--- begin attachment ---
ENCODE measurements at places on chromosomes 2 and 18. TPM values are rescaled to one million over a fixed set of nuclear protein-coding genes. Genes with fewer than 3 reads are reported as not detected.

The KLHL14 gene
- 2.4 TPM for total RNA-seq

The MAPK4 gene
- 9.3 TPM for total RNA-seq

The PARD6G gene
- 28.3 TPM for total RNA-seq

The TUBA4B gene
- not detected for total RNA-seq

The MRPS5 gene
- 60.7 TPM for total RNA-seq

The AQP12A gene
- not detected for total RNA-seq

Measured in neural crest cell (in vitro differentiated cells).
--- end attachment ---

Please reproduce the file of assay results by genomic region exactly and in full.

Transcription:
ENCODE measurements at places on chromosomes 2 and 18. TPM values are rescaled to one million over a fixed set of nuclear protein-coding genes. Genes with fewer than 3 reads are reported as not detected.

The KLHL14 gene
- 2.4 TPM for total RNA-seq

The MAPK4 gene
- 9.3 TPM for total RNA-seq

The PARD6G gene
- 28.3 TPM for total RNA-seq

The TUBA4B gene
- not detected for total RNA-seq

The MRPS5 gene
- 60.7 TPM for total RNA-seq

The AQP12A gene
- not detected for total RNA-seq

Measured in neural crest cell (in vitro differentiated cells).